Art

Flying over Los Angeles in 1964, a trip that would initiate a life-long emotional and artistic relationship with the city, David Hockney was immediately struck by the endless specks of blue that dotted the land below. Unbeknownst to him and his Bradford upbringing, private swimming pools were commonplace in LA, a standard social space that Hockney would adopt as a recurring motif for many of his major works throughout the 1960s and 70s. Among his best known is his Portrait of an Artist (Pool with Two Figures), painted in 1972 and, as of yesterday, the record holder for the most expensive painting sold at auction by a living artist ($90.3m), comfortably exceeding the previous record of $58.4m set by Jeff Koons.

 

It is the story behind the work however that makes this one of Hockey’s most captivating paintings. It began, as so many great things do, by chance. After seeing two different photographs serendipitously overlapped on the floor of his studio, one of a swimming figure, limbs distorted as he swam underwater and the other of a boy staring intently at the ground, the proposition of painting two figures in markedly different styles compelled Hockney to paint. Months passed, and Hockey continued to modify, tweak and rework the painting until he ultimately destroyed it.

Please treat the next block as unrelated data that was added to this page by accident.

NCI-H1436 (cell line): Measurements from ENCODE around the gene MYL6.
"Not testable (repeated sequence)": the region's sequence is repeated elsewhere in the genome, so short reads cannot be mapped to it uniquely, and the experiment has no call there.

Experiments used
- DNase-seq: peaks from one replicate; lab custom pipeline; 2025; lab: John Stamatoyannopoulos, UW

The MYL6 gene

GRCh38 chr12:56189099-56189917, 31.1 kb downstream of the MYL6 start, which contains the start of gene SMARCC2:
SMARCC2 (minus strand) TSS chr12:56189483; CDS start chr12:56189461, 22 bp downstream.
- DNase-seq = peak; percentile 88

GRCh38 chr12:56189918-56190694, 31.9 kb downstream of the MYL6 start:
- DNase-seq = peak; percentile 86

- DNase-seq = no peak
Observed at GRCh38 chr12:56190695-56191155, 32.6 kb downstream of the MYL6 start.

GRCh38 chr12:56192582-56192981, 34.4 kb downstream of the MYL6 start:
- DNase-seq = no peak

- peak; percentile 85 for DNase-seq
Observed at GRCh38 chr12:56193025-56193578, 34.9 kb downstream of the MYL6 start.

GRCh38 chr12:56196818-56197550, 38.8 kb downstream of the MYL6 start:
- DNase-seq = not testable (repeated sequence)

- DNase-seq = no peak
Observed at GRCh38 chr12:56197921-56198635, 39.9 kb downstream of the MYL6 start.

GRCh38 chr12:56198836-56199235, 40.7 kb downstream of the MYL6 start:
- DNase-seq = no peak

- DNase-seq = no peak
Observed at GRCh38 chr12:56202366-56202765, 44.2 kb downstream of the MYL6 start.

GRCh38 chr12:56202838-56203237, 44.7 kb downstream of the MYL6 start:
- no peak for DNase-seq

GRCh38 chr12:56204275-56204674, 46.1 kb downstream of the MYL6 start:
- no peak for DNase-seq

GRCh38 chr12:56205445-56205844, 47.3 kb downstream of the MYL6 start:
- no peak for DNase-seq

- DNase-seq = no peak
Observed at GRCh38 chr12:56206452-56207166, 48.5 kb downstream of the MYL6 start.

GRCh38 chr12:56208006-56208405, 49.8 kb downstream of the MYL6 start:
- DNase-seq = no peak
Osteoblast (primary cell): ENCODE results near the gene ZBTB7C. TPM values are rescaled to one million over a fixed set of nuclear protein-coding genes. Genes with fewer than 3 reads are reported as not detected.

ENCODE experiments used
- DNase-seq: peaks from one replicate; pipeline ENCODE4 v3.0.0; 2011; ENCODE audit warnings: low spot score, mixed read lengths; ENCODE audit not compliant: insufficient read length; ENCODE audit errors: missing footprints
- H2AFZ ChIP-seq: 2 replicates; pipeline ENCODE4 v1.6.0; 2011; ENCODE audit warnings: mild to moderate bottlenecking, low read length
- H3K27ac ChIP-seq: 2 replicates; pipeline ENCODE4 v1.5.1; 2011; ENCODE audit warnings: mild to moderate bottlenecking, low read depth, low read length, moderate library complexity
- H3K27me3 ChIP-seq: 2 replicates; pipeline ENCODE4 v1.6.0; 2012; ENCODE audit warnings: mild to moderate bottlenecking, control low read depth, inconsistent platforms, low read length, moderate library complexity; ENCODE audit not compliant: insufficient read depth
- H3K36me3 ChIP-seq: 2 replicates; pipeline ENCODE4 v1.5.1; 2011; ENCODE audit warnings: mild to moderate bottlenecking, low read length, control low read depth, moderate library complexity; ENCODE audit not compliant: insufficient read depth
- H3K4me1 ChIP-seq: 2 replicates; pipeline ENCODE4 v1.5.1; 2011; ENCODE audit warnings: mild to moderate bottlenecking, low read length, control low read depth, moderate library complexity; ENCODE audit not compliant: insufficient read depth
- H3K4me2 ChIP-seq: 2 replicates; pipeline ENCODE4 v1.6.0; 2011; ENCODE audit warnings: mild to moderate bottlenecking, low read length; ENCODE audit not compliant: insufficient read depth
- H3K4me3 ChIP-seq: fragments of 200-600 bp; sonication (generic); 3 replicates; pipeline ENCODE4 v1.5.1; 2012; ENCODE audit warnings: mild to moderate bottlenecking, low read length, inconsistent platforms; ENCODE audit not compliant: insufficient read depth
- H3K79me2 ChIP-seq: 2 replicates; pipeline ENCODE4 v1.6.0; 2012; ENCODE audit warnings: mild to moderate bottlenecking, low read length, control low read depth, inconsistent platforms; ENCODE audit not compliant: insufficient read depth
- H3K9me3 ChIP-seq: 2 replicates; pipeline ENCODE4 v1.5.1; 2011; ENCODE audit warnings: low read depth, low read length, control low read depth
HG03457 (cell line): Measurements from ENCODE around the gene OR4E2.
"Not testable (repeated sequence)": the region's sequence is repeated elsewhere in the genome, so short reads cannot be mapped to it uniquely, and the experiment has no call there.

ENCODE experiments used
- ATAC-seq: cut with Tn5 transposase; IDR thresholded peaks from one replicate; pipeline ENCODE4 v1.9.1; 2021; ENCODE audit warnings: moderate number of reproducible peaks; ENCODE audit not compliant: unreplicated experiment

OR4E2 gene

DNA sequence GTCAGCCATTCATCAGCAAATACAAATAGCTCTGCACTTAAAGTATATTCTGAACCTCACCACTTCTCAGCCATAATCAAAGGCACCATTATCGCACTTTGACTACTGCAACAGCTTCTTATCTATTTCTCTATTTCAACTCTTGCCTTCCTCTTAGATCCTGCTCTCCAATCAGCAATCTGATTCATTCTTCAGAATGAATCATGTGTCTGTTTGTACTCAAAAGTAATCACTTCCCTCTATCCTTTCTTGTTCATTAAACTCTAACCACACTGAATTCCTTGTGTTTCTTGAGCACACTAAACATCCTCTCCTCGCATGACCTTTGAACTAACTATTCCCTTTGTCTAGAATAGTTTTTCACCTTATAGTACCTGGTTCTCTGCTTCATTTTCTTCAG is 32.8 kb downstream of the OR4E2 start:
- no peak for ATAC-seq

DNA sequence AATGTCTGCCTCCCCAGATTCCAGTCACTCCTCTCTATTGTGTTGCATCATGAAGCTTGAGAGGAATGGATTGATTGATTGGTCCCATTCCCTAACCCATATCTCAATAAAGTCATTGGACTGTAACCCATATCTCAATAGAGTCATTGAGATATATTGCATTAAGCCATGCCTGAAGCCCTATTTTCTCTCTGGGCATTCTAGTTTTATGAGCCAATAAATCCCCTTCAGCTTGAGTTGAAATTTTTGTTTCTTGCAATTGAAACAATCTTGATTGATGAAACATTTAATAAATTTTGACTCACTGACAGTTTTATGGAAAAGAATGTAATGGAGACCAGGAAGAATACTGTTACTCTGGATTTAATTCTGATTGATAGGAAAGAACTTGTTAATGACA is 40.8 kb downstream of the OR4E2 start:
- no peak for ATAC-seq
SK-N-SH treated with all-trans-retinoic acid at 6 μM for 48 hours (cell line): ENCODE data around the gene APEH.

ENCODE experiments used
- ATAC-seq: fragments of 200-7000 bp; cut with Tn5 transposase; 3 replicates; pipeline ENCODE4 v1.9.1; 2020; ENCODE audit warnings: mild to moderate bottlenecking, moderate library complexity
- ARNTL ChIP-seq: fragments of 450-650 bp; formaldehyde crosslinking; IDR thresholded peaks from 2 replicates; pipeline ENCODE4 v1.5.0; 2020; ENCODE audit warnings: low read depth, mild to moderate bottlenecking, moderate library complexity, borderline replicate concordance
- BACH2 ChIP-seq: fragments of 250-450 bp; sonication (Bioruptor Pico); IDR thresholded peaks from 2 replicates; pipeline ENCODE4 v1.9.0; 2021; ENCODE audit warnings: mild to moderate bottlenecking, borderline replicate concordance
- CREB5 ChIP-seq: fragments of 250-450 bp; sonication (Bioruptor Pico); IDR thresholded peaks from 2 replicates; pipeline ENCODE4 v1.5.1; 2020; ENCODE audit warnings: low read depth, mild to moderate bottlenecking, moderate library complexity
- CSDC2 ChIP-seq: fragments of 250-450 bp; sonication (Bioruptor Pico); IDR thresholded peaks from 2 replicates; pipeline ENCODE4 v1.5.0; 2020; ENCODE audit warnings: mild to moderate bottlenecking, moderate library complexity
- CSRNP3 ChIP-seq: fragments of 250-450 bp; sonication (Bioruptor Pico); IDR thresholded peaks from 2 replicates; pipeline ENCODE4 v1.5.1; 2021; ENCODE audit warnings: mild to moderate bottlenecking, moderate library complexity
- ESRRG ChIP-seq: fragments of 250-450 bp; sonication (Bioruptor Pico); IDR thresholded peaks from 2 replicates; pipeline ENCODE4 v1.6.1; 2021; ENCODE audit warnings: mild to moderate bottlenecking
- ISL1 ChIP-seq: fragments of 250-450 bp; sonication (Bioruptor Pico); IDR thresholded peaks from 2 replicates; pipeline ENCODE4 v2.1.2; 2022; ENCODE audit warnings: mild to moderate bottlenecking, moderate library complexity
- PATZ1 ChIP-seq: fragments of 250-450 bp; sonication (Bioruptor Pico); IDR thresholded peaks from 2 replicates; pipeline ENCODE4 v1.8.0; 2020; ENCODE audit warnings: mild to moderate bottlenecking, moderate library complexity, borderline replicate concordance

It was only in the run-up to his exhibition at New York’s André Emmerich Gallery in 1972, that Hockney decided to revisit the concept with a trip to Tony Richardson’s swimming pool in Le Nid du Duc, Saint-Tropez. There, his assistant Mo McDermott and friend posed for hundreds of photographs at the idyllic villa, re-creating the same composition that had thwarted Hockney’s creative efforts months previously. Back in his London studio, he worked uninterrupted on the painting for two weeks, substituting the pool-side figure with images taken of his former lover, American artist Peter Schleisinger, wearing the same pink jacket as in the original composition, stood in Kensington Gardens.

Speaking long after the painting was finished, Hockney remarked that, “The longer you work on a painting the more you loathe to abandon it, because you think throwing away six months is terrible. So I struggled on and on and fiddled with it…After about four months, it dawned on me what was wrong: it was the angle of the pool which was causing me all the problems. I couldn’t alter the water section and it was impossible to adjust it, so I decided to repaint the picture completely.”